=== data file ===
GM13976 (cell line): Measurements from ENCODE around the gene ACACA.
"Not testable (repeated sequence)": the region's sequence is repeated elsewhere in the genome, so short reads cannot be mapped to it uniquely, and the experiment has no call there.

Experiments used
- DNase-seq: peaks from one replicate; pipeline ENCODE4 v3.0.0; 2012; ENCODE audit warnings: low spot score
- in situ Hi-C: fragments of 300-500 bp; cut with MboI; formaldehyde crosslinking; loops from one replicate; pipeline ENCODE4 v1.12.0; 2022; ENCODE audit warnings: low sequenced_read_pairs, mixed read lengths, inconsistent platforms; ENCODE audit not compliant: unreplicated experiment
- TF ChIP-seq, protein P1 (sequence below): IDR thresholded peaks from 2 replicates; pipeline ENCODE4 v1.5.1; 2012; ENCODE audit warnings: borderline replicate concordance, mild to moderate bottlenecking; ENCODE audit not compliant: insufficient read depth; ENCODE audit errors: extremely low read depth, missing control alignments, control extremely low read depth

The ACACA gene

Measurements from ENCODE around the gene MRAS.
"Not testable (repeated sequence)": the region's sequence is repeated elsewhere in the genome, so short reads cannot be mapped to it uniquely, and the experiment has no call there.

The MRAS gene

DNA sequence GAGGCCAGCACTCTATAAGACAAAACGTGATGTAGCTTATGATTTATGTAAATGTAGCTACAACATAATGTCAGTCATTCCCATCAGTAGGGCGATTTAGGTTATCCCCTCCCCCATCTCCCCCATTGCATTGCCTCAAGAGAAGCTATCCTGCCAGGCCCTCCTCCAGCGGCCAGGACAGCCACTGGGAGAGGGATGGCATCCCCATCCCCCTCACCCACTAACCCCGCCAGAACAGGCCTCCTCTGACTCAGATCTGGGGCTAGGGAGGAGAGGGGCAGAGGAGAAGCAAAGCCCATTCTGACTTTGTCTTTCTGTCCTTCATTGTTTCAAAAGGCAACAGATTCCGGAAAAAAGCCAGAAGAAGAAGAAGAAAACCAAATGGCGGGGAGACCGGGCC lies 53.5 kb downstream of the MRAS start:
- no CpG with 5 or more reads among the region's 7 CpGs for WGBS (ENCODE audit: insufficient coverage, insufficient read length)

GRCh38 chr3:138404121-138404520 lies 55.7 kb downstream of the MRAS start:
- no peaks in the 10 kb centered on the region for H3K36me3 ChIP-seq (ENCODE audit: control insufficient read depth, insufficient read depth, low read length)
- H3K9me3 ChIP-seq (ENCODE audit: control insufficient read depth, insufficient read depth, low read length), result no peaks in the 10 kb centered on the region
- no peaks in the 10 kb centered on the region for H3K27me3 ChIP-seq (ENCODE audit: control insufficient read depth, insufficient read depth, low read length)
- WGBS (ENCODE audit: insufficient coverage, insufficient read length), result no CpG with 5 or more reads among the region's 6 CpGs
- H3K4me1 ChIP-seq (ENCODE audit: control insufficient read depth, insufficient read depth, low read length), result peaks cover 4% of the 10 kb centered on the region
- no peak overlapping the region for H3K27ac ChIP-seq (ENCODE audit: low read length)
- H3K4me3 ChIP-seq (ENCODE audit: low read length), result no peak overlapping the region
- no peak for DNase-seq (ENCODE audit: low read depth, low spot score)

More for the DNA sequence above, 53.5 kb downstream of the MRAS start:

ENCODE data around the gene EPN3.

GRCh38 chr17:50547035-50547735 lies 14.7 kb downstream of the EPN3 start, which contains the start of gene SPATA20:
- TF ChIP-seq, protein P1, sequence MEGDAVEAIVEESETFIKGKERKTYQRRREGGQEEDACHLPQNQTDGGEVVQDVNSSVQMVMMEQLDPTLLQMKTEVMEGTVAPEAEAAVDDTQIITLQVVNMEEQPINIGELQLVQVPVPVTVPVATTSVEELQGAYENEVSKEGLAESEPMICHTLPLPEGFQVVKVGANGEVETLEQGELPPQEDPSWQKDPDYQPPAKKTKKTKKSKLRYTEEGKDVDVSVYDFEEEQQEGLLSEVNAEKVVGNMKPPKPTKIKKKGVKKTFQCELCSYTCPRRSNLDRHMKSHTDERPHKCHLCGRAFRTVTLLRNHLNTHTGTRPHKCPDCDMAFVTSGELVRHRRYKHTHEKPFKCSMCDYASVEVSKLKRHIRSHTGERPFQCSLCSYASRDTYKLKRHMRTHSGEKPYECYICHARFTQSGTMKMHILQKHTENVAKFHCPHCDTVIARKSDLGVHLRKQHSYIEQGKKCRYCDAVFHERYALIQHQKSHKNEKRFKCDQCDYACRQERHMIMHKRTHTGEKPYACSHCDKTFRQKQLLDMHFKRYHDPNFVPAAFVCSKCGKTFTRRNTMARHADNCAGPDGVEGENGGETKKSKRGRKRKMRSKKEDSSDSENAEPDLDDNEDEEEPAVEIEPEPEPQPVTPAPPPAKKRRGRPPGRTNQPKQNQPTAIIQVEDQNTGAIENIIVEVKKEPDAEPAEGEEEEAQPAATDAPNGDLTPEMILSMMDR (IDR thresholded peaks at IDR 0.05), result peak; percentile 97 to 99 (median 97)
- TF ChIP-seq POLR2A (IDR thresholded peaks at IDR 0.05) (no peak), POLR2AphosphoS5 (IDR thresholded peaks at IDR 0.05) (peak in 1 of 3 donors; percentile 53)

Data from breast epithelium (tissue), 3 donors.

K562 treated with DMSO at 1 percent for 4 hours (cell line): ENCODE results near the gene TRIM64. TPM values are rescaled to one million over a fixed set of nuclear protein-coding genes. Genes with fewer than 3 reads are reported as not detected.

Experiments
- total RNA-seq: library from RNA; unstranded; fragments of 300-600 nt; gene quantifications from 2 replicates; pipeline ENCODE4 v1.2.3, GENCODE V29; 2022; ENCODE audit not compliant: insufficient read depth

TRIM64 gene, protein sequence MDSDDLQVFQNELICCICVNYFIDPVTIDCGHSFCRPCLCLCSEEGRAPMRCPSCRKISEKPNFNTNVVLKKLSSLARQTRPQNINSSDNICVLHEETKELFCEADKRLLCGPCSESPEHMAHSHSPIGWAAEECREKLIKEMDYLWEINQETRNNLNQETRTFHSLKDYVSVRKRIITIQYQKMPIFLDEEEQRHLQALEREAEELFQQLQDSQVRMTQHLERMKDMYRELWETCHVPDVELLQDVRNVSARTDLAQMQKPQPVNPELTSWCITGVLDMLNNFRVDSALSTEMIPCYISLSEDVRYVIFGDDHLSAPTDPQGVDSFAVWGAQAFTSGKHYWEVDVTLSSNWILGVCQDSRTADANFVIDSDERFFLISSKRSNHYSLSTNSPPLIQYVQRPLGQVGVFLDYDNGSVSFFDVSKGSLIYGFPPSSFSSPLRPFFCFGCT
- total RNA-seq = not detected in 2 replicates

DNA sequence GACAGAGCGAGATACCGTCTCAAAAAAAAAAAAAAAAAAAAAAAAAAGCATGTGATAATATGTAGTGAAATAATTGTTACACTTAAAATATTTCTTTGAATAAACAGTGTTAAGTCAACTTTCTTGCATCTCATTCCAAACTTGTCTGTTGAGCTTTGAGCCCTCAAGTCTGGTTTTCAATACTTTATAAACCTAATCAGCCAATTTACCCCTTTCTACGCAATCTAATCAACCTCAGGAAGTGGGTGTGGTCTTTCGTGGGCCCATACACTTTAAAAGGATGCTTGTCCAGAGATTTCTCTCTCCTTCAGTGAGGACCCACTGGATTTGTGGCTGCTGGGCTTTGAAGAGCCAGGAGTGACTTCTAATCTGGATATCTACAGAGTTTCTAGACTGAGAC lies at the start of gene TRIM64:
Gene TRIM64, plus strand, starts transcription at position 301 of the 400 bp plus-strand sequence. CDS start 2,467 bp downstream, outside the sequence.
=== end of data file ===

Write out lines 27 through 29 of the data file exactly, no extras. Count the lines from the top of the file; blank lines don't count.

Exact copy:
Data from breast epithelium (tissue), 3 donors.

K562 treated with DMSO at 1 percent for 4 hours (cell line): ENCODE results near the gene TRIM64. TPM values are rescaled to one million over a fixed set of nuclear protein-coding genes. Genes with fewer than 3 reads are reported as not detected.

Experiments